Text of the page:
Goals and objectives:  I want to use this revolver as a the mate for another Remington New Army revolver that I have shot in competition for about a year.  It will be the replacement for a similar model that has a brass frame.  In order to shoot a pair of revolvers, they must either be set up identically, or be enough different that I can easily tell which is which.  This gun will be modified in two separate projects that will be documented separately.  The first phase will be to demonstrate how to take the standard revolver and rework the parts enough to make it operate much more smoothly.  The second phase will involve more radical modifications that will continue to improve the functionality of this fine revolver by adding coil springs, a gas ring, a dovetailed front sight, and new grips.  I will attempt to make the gun operate properly without opening up the barrel to cylinder gap, because I want to test my theory that opening the gap only allows more fouling to escape and compounds the binding problems.  For the purposes of this article, I will be including photographs from both the new blued revolver and a second revolver that I have that is bare metal.  The bare metal is easier to photograph and will make it easier to document some parts of the project.
Let's start with the disassembly and final inspection of the revolver.  We begin by making sure the gun is not loaded.  I visually inspect each nipple to make sure there are no percussion caps installed on any of them.  I then lower the loading lever a little and slide the cylinder pin forward so I can remove the cylinder and inspect each chamber with a flashlight.  I want to see the nipples at the bottom of each chamber to assure myself there are no charged cylinders. After assuring the gun is not loaded, we remove the grip panels by removing the screw that holds them together. 

Figure 2.  The Remington New Army has been taken completely apart and is almost laid out as an exploded view, but without the screws. This shows how simple this gun is and how easy it is to work on.  A basic set of gunsmith's screwdrivers and a nipple wrench is all that is needed.
Continue taking the gun apart by removing the mainspring tension screw at the front of the lower grip frame.  With that out, remove the hammer spring by sliding it out of its retaining slot.  Remove the screw on the left side in front of the cylinder that holds the loading lever in the frame and slide the loading lever assembly out the front of the ram slot.  Turn the gun over and remove the trigger guard screw and remove the guard by lifting away from the frame and pulling slightly forward.  Remove the trigger/bolt spring by removing the screw that is just to the rear of where the trigger guard housing screw.  Turn the gun so the left side is up and remove the trigger retaining screw and slide the trigger and cylinder bolt out the bottom of the frame.  Remove the hammer retaining screw from the left side of the frame and slide the hammer down through the area of the trigger guard until the hand retaining screw is visible at the bottom of the frame.  Remove the small screw that retains the hand and slide them out.  The hammer can now be moved up and removed through the top of the frame.  This completes the complete tear-down of the gun.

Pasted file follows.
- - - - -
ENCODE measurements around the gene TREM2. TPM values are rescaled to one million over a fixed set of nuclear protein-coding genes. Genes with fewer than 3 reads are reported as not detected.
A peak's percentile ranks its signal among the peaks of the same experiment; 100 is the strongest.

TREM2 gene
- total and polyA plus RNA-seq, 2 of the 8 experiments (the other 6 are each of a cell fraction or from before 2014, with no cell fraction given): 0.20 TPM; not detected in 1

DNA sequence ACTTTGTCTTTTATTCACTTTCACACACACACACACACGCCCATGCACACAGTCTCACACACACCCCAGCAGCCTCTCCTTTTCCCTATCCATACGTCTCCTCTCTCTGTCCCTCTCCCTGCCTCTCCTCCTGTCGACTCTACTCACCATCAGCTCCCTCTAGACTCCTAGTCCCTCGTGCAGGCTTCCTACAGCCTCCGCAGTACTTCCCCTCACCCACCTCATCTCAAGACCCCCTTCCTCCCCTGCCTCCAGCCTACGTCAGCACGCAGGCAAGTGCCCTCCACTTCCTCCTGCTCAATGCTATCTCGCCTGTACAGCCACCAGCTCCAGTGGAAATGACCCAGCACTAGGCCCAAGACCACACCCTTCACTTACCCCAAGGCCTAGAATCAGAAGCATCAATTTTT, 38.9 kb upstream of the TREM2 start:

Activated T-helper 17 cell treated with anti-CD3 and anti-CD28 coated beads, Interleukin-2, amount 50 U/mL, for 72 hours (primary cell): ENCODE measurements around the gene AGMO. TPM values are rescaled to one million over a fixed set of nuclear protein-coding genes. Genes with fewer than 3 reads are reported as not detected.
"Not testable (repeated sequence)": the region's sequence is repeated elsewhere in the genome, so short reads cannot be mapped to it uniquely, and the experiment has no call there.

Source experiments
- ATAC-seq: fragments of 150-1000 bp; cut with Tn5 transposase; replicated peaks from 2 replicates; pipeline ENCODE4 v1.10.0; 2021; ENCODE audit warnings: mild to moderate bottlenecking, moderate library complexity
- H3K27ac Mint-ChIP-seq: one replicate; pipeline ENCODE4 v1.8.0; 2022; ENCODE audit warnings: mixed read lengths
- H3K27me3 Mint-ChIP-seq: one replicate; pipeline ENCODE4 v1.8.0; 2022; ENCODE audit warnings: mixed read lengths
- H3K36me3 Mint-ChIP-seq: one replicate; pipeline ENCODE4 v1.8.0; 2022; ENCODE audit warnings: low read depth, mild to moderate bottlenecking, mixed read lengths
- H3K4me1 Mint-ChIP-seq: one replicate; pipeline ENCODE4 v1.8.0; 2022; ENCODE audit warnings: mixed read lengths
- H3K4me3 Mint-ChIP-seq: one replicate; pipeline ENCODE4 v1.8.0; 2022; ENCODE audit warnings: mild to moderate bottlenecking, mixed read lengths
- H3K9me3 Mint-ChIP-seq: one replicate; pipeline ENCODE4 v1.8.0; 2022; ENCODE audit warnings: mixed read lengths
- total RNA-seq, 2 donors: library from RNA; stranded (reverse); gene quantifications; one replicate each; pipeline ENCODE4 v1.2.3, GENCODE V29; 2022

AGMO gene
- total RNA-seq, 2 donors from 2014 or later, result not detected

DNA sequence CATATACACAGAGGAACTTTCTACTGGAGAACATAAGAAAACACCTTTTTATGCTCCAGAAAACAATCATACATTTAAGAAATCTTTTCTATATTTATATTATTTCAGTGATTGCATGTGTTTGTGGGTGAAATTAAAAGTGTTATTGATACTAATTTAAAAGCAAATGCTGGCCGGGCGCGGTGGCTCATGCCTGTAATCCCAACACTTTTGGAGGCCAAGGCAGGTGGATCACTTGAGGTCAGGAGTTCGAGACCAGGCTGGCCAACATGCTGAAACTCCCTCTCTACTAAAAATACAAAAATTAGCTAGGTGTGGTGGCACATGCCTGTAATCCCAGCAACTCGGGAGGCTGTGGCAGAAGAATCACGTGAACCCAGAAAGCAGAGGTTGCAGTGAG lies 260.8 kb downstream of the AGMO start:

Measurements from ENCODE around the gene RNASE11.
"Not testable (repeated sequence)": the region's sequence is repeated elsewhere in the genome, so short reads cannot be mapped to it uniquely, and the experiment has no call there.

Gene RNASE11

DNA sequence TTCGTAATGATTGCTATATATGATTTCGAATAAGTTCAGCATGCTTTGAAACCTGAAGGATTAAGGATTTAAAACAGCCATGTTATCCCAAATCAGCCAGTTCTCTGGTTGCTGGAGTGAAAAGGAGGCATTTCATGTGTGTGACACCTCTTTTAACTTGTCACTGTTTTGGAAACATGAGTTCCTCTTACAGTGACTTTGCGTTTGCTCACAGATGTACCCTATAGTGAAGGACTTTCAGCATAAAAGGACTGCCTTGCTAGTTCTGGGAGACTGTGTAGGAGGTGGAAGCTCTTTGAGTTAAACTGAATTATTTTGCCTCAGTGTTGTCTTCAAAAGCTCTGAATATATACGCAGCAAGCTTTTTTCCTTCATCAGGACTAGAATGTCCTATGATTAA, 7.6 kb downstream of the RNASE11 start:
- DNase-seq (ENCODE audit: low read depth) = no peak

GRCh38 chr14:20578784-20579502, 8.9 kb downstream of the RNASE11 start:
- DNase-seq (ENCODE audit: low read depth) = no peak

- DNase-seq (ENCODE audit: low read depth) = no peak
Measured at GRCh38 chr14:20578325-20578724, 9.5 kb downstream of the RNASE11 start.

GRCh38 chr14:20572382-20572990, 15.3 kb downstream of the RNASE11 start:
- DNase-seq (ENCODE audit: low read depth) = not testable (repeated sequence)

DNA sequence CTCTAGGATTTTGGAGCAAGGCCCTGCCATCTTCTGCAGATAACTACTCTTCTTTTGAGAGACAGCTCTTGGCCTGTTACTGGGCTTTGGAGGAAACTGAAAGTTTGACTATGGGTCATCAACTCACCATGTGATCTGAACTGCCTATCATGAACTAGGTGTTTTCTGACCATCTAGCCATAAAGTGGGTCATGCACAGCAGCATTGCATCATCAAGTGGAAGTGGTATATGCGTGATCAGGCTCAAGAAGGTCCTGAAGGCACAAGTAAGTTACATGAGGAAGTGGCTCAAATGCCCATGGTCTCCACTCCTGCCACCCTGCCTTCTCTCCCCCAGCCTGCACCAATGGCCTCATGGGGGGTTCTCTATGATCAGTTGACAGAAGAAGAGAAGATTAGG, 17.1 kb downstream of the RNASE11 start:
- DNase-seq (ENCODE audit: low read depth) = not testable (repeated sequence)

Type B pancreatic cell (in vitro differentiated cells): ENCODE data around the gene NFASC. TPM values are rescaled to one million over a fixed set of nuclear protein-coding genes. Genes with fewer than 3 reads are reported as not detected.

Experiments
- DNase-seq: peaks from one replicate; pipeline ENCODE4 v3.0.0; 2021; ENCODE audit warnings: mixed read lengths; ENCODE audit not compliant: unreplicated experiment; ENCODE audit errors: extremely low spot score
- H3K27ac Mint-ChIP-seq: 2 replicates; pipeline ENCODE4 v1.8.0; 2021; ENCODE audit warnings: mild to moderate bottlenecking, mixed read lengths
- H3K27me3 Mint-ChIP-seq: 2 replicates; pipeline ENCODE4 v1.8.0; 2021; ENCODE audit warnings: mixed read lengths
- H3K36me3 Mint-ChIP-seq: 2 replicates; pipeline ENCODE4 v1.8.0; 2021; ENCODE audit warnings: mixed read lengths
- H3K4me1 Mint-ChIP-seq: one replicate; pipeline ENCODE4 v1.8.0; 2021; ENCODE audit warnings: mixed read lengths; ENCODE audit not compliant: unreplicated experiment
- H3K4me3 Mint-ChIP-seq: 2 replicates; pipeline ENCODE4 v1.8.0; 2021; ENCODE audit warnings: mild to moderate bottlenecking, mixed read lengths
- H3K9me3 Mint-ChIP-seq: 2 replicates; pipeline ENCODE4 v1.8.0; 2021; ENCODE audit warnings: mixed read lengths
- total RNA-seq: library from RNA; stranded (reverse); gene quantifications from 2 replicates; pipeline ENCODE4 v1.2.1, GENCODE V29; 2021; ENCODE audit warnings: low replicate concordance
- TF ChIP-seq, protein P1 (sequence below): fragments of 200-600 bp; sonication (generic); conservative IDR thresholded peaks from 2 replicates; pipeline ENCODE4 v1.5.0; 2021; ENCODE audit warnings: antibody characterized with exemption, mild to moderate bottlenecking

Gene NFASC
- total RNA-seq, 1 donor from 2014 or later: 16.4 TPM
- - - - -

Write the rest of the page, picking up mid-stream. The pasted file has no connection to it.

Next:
Figure 3.  This photo shows the hand channel . It rises from right to left and you can see metal about half way up that will obstruct the hand spring. Photo on right shows the hand channel cleaned of the casting material.

Carefully examine the photos in figure 3.  The photo on the left shows the hand channel that runs from the left side of the hammer and up to where the hand presses against the star at the rear of the cylinder.  The barrel is pointing up in this photo and the picture was taken looking up through the removed trigger guard.  Note the amount of flashing located about half way up the channel?  It resembles a speed bump and the hand rides in this channel with the leaf spring trying to slide right through that flashing.  We should begin by polishing the channel enough to let the hammer operate in a reduced friction environment, but it will be difficult to remove that metal up in the channel.  One way to remove the metal is with a cold chisel, but those are too big.  In the past I have removed this metal flashing by using the tip of an engraving tool.  One of the best tools for polishing up in these tight areas is a piece of brass purchased at the hardware store.  I found a piece that is about ten inches long, one-quarter inch wide, and about .160 thick.  This brass can be filed to fit into the recesses of the gun and emery cloth can be glued to the brass to make a file for reaching in to file these recesses.  Old hacksaw blades could also be ground down to serve this purpose.
The photo on the right shows the hand channel from a slightly different angle.  The speed bump has been removed and the hand spring can smoothly run through that area.  This will provide a smoother feel while cocking the gun and will reduce wear and friction on the hand spring while shooting.